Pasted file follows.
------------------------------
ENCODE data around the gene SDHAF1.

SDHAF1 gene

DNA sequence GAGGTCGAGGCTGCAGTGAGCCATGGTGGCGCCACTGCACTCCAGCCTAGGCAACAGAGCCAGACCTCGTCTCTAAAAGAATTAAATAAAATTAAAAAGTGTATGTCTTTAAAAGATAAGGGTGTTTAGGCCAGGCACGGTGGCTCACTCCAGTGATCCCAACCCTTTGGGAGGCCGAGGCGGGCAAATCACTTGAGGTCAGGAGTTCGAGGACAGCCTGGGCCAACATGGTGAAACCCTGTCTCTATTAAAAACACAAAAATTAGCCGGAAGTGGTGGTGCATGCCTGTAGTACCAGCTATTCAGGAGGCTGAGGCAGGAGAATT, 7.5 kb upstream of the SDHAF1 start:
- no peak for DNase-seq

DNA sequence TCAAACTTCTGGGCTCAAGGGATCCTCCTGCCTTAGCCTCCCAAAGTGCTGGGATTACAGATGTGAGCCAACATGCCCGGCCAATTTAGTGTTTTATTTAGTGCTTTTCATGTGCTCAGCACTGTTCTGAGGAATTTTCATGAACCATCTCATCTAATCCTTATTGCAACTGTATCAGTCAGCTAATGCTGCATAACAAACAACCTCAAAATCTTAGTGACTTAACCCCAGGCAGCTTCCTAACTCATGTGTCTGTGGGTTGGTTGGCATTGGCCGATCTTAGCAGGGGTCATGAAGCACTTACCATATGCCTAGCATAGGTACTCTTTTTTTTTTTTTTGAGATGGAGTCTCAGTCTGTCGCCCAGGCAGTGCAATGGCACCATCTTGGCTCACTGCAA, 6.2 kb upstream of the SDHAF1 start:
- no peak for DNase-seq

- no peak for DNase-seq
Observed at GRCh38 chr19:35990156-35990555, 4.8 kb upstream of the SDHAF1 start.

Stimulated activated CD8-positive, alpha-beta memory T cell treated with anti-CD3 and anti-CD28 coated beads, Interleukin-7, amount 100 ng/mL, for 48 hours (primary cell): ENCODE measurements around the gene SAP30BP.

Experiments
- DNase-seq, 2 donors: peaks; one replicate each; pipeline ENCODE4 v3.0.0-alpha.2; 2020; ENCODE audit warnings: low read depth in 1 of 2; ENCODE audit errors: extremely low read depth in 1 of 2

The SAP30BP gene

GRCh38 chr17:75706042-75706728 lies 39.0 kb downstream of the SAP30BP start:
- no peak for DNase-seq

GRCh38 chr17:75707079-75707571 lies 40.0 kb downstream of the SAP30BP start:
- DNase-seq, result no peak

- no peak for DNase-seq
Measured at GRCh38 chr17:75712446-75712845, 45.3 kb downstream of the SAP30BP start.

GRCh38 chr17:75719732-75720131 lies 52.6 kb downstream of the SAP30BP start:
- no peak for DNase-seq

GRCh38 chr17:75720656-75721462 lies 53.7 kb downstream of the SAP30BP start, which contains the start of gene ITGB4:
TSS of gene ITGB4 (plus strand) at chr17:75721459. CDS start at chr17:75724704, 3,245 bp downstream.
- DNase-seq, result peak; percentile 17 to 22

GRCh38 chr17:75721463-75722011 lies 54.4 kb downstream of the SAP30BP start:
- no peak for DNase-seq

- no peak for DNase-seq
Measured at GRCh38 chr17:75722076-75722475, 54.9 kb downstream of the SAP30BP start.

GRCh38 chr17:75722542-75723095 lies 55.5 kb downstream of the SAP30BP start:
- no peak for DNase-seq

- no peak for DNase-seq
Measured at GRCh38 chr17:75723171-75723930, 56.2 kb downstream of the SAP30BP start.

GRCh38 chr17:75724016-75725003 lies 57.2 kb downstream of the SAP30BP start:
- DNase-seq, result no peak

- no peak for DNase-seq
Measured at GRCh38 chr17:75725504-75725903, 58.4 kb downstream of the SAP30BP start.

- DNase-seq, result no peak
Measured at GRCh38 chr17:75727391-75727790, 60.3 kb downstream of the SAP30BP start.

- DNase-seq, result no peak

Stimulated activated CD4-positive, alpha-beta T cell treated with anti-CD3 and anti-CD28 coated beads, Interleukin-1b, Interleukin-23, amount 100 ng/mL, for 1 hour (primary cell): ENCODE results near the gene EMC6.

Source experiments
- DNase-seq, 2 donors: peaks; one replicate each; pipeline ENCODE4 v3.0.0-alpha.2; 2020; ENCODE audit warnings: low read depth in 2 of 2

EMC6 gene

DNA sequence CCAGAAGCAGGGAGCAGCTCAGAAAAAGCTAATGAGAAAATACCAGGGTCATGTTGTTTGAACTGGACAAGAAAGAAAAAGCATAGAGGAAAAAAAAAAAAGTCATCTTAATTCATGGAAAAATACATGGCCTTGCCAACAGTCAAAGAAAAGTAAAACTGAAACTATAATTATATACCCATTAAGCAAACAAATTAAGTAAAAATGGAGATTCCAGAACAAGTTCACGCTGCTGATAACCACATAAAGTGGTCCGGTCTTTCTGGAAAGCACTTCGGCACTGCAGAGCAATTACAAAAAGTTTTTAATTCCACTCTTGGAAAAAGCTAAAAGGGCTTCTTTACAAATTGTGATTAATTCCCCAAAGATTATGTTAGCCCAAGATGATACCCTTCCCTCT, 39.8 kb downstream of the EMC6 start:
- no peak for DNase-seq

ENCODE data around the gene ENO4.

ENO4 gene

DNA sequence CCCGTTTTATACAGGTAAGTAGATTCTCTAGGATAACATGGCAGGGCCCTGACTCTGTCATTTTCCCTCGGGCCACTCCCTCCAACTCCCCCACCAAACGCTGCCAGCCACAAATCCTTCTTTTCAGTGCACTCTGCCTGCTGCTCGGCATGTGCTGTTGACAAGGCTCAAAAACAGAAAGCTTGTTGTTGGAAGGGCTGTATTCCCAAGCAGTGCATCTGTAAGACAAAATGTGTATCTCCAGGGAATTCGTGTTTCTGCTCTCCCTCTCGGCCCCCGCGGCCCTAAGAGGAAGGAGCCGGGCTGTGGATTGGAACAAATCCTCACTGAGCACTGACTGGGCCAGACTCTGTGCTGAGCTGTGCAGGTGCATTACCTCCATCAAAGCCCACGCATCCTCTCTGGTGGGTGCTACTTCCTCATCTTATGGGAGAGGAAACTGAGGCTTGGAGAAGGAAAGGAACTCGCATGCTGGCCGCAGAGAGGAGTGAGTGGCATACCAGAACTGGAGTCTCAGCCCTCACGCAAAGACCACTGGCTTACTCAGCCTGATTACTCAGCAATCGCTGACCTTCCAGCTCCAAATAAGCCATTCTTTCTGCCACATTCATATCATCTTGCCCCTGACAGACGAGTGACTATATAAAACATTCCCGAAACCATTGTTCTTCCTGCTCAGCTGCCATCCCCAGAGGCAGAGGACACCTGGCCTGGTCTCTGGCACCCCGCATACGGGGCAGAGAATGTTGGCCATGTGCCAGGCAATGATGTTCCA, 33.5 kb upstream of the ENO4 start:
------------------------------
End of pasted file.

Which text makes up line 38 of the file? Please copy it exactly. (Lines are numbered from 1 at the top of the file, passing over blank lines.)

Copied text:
- DNase-seq, result no peak